The observation that small solid spheres undergo a morphological transformation into large hollow spheres led us to investigate if the sphere types vary in their expression of E-cadherin, a prominent component of the adherens junctions in many mature epithelial cells. In all three sphere types, we detected expression of E-cadherin but the intensity and the subcellular distribution of the immunoreactivity was distinct. We detected low expression of E-cadherin associated with plasma membrane and intracellular structures in the small cells of solid spheres (Fig. 7A, B). The large, polygonal cells of hollow spheres, in contrast, showed prominent expression of E-cadherin associated with cell junctions (Fig. 7C, D).
Increased supporting cell specialization and maturation has been associated with upregulation or subcellular redistribution of E-cadherin (Whitlon 1993). Likewise, decreased capacity for sphere formation (or loss of stemness) in maturing neonatal auditory sensory epithelia has been hypothesized to be a function of increased cytomorphological specialization of cochlear supporting cells (Oshima et al. 2007).
To investigate if the distinct sphere types that form from cochlear sensory epithelium-derived progenitor cells have the ability to self-renew, we mechanically dissociated solid, transitional, and hollow spheres and cultured the sphere-derived cells under the same conditions that had been used to generate primary spheres. Only solid and transitional spheres had the capacity to consistently give rise to new generations of spheres, whereas hollow spheres could not be successfully propagated (Fig. 8). This result suggests a decline in the ability for secondary sphere formation during the transition from solid to hollow spheres. Because the sphere formation assay is directly testing self-renewal and propagation, we conclude that the majority of hollow spheres have lost sphere-forming stem cells, or alternatively, that hollow sphere cells for the most part have lost their stemness or competence for self-renewal.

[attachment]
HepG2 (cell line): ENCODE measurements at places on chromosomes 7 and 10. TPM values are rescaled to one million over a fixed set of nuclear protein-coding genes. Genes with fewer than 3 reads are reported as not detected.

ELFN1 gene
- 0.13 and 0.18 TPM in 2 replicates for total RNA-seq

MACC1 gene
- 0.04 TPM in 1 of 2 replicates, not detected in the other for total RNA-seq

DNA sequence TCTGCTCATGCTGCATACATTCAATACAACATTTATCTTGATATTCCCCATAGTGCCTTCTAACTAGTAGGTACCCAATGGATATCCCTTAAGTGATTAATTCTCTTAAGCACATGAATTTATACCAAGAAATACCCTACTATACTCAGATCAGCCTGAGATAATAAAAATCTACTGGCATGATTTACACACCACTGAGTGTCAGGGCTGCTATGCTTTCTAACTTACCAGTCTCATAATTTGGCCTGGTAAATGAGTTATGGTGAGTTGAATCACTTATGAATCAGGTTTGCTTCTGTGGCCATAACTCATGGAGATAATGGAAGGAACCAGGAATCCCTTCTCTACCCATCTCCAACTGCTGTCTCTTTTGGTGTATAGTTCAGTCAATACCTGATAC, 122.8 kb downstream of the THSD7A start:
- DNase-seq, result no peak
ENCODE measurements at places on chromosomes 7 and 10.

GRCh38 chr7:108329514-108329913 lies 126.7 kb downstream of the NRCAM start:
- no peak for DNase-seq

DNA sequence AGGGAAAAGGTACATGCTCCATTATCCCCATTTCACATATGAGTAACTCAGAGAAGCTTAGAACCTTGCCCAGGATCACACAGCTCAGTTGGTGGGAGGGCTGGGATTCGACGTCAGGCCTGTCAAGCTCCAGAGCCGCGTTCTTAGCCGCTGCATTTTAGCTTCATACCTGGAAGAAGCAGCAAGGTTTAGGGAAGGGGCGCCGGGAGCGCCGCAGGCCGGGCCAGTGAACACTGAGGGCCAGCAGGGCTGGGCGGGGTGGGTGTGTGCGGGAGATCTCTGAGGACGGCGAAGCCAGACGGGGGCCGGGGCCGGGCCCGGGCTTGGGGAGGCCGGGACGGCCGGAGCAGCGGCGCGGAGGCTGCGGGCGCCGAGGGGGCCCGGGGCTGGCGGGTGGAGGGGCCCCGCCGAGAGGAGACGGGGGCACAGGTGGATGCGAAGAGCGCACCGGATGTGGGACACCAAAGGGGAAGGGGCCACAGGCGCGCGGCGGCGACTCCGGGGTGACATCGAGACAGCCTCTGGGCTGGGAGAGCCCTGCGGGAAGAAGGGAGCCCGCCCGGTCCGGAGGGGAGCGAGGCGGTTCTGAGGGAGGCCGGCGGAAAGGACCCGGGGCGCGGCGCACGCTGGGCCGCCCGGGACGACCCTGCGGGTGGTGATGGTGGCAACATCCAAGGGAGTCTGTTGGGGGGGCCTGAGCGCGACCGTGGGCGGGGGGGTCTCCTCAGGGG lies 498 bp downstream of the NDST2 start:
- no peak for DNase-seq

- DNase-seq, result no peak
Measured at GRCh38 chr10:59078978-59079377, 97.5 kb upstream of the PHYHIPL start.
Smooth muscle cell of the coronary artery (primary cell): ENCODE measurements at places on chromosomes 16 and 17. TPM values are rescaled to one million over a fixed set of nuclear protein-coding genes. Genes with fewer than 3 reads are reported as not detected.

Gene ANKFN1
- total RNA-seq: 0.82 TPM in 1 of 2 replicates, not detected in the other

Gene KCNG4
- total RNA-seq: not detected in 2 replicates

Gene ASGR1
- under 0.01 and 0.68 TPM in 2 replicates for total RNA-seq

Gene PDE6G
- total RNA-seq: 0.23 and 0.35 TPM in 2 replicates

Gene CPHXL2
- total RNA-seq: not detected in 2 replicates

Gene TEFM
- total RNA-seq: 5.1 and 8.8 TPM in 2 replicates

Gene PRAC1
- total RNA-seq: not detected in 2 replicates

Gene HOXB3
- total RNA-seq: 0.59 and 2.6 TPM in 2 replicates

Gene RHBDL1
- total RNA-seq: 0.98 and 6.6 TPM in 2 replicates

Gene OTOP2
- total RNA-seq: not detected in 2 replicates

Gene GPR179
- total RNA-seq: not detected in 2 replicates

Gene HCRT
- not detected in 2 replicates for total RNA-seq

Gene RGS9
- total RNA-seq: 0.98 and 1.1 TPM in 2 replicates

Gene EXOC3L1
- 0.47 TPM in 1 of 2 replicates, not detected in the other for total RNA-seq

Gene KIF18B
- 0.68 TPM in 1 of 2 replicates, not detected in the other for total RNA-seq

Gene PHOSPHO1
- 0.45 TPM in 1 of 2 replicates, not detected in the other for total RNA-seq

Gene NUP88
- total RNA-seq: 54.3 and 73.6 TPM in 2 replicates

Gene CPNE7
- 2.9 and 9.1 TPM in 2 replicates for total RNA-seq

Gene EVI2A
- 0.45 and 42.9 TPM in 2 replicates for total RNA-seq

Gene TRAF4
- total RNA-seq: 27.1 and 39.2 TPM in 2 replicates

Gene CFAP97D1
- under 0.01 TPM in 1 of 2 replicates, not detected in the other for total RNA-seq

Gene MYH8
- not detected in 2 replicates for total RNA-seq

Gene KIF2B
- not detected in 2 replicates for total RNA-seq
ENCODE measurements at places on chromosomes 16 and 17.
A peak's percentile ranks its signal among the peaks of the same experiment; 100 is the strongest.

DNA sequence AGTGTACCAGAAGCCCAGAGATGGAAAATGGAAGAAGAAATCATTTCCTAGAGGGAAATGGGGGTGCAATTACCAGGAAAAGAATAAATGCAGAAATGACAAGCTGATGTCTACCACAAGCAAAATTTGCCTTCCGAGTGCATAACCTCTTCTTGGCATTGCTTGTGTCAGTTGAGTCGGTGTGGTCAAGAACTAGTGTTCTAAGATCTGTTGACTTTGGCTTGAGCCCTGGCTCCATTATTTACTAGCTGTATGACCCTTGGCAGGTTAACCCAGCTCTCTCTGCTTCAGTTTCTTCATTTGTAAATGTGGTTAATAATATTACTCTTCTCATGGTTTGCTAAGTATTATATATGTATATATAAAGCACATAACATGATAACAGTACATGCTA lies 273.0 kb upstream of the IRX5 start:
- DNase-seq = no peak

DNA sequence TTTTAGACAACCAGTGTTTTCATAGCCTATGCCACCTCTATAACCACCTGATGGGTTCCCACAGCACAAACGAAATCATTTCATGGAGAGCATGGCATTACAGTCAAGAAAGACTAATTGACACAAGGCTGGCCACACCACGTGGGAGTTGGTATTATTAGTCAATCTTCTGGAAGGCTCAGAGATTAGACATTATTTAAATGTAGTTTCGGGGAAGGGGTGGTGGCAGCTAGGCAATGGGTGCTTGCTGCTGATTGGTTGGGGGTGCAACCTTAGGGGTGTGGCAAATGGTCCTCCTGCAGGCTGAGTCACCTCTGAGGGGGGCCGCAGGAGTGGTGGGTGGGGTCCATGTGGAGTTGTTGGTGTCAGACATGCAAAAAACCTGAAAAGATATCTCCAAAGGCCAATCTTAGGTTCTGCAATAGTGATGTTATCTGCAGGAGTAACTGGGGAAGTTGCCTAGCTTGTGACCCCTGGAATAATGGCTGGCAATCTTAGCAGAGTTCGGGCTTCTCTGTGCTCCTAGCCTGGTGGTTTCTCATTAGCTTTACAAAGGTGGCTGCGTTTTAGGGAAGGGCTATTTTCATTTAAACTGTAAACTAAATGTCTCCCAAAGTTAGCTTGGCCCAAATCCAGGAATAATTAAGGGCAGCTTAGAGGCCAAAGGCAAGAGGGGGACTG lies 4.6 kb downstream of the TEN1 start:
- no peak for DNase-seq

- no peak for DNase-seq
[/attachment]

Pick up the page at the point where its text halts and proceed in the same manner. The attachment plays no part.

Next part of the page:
Pax-2 is a paired-box transcription factor that plays a critical role in inner ear development and is expressed in the otic placode as well as in nascent sensory epithelia, where its expression correlates with otic progenitor cell proliferation (Li et al. 2004a; Nornes et al. 1990; Torres et al. 1996). Spheres grown from utricle-derived stem/progenitor cells express Pax-2 (Li et al. 2003; Martinez-Monedero et al. 2008), indicating that a subpopulation of sphere cells expresses placodal markers. To investigate Pax-2 expression in cochlear sensory epithelium-derived spheres, we used polyclonal antibodies to Pax-2 protein and we quantified Pax-2 expression among solid, transitional, and hollow spheres. We found that a small subset of sphere cells expressed Pax-2 (Fig. 9A–C). In 3-day-old solid spheres, 2.6±1.2% of the sphere cells were immunoreactive for Pax-2, whereas the number of Pax-2-positive cells in transitional spheres, harvested after 5 DIV, was 1.3±0.75%; 7 DIV hollow spheres harbored only 0.65±0.29% Pax-2-positive cells. These results are consistent with the notion that solid spheres seem to contain the highest number of presumptive otic progenitor cells, which are presumably able to differentiate into sensory epithelium cell types, including hair cells. Likewise, the larger fraction of Pax-2-positive cells in solid spheres appears to correlate with their propagation potential or self-renewal ability, whereas the decline in Pax-2-expressing cells in hollow spheres seems to accompany reduced ability for further propagation. Nevertheless, it is unclear whether and probably unlikely that the Pax-2-positive sphere cells are the sphere-forming stem cells (also see the “Discussion” section).